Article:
agree wholeheartedly with Wendy Pitcairn (Letters, 8 November), who argues that
"form-filling undermines the capacity of social workers to think for
themselves". This perception will be shared by many social workers and yet
managers seem to find it difficult to accept. Through the "ticking
boxes" culture taken to extremes, clients have been made to feel
dehumanised by the service.
I take issue with Neil Leighton (Letters, same issue) on the matter of race.
Much has been done to improve this, but it stubbornly remains true that black
people are over-represented as service users, particularly in areas such as
psychiatry and child protection, which can be seen as containing a stronger "policing"
element. The white middle class parents in the A&E department, whom he
cites, may feel stressed but they are not likely to feel immediately that the
professionals do not speak the same language or share the same assumptions
(this can occur even when the professionals are black). Black parents are still
more likely to feel oppressed, misunderstood and powerless – with good reason
considering that black children have a higher risk of entering the care system.
work is still, despite all our professional and service aspirations, primarily
about dealing with relative poverty, its repercussions and its causes. Black
people are still more likely to be poor than white, essentially because of
racism. A service giving disproportionate importance to uniform form-filling is
at risk of losing sight of what it is trying to achieve – high standards of
still exists in the public services and wider society. It is rooted in the
messy, disreputable, unappealing aspects of human nature, which need a more
creative approach than just ticking ethnicity boxes on forms.
professionalism will also go a long way to answering the points of yet another
letter in the same issue – headlined "Time to value staff"!
…and an issue in inquiry
Alibhai-Brown (Perspectives, 25 October), states her concern that the inquiry
into the tragic death of Victoria Climbie has deliberately omitted race from
its remit and is unwilling to tackle the possibility that it played a central
role in the failure of state agencies to prevent the little girl’s murder.
race – in relation to the health service, social workers and the police – was
defined as one of the key issues for the investigation when Lord Laming, the
inquiry chairperson, published his "list of issues".
during his opening statement, Neil Garnham QC urged the inquiry "not just
to keep an open mind on the subject [of race] but to keep its antennae attuned
to the possible significance of race". He then went on to outline the ways
in which race may indeed have played a part in the case. Not only has the
inquiry not omitted the question of race from its remit, but it is actively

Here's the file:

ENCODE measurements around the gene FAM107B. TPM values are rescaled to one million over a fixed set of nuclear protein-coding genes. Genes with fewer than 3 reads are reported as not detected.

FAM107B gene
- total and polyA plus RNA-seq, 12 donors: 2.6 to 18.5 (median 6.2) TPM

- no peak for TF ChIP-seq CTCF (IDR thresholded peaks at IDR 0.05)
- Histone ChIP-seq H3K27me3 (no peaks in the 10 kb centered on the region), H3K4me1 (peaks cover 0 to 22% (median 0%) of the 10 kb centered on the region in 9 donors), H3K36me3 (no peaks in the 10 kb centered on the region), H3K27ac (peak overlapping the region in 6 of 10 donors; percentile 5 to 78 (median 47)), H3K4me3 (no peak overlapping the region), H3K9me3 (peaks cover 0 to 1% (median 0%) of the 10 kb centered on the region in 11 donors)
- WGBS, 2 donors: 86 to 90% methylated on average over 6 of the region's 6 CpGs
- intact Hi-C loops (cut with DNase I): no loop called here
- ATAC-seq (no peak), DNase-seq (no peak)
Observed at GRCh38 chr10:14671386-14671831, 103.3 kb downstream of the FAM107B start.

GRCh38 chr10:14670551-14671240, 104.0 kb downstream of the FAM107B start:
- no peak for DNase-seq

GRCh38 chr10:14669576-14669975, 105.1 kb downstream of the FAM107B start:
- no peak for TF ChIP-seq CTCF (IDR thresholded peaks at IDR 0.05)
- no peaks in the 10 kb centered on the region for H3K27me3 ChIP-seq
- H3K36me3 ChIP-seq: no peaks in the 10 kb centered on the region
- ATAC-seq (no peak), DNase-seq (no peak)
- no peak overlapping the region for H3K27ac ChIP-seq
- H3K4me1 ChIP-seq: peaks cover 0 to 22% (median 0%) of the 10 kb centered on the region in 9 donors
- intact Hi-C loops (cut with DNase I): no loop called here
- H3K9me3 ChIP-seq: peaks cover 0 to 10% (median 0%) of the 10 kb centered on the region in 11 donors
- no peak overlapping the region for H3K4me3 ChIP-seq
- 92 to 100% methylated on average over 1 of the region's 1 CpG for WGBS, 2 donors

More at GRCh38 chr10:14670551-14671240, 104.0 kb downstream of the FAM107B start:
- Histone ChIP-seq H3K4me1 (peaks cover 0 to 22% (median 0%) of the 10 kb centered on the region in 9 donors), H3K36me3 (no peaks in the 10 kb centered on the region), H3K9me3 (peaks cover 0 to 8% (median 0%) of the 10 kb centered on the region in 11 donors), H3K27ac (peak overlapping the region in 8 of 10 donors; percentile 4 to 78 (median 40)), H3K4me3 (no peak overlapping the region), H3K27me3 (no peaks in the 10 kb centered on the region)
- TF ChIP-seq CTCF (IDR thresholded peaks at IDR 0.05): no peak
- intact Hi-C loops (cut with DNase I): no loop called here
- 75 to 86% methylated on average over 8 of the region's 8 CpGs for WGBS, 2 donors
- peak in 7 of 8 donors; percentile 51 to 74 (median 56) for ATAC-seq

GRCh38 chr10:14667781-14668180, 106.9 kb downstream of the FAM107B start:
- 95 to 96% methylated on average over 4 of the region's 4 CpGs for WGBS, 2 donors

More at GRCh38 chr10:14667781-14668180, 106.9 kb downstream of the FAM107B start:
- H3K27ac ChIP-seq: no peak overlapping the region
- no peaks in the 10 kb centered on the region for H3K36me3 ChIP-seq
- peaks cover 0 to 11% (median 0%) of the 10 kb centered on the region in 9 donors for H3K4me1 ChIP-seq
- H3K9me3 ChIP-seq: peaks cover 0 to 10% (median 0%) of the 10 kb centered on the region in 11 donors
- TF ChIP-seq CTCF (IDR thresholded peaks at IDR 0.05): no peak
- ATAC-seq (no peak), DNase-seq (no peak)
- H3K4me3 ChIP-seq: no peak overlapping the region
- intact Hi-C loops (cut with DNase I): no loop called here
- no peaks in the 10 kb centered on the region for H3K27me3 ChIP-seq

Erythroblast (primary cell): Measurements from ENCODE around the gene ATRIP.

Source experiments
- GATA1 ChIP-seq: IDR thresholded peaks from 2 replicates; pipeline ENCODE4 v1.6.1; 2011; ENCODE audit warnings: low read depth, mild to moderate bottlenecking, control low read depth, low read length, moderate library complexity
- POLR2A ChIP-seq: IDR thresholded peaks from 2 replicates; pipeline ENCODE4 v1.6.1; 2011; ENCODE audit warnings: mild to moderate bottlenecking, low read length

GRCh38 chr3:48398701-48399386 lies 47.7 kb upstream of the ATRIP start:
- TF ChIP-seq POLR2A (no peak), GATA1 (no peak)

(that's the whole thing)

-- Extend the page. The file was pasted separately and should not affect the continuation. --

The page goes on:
trying to seek it out wherever it is relevant.
Press Officer, Victoria Climbie Inquiry
Excluding the causes
Roche’s defence of the social exclusion unit ("Making progress", 1
November) actually exposes its weaknesses. She urges social workers to continue
their efforts to reduce poverty and deprivation but she has nothing new to say
about how this will be achieved. Social workers cannot be expected to come up
with solutions until the underlying causes are addressed.
use of the term "social exclusion" disguises the extent of poverty
and avoids any analysis of the class divisions in society that give rise to,
and perpetuate, inequalities of income and wealth.
also question her statement that we must "do even more to drive down rates
of social exclusion". This way of thinking reflects a middle class view
that the socially excluded are a problem and simply need to be brought into
line. The social work profession seeks to avoid such a patronising approach.
Social work is essentially concerned with negotiating between the moral
majority and the "deviant" minority, in a non-oppressive way.
work of the SEU seems increasingly irrelevant to those of us who are committed
to tackling poverty and social injustice. What is needed is for the profession
to reclaim its radical tradition and re-assert poverty as the big issue.
The wrong adoptions
family-oriented voluntary organisations still have major concerns with the
Adoption and Children Bill (News, page 8, 1 November). One is that it is wrong
to view attachment disorders in adopted children as involving only children who
have come from abusive parents ("The long goodbye", 25 October).
Fourth World meets parents whose children were taken into care and put up for
adoption, not because of abuse, but because of poverty. This is irrefutable.
Time and time again, families living in poverty are judged by social care
professionals as being neglectful parents owing to a misunderstanding of their
situation that is born out of an inability to work in partnership with them.
hope that incoming president of the Association of Directors of Social Services
Mike Leadbetter will make the participation of service users experiencing
poverty a priority. Abusive parents exist across the social spectrum. But let
us work together so that fewer children from poor families are adopted as a
result of a lack of understanding, and their children do not have to suffer the
trauma of attachment disorder.
National co-ordinator, ATD Fourth World
social workers referred to at the Victoria Climbie inquiry, who stopped
attending meetings because they felt ignored by health colleagues worked for
Enfield Council, not Haringey Council as stated in our editorial comment last
week (15 November).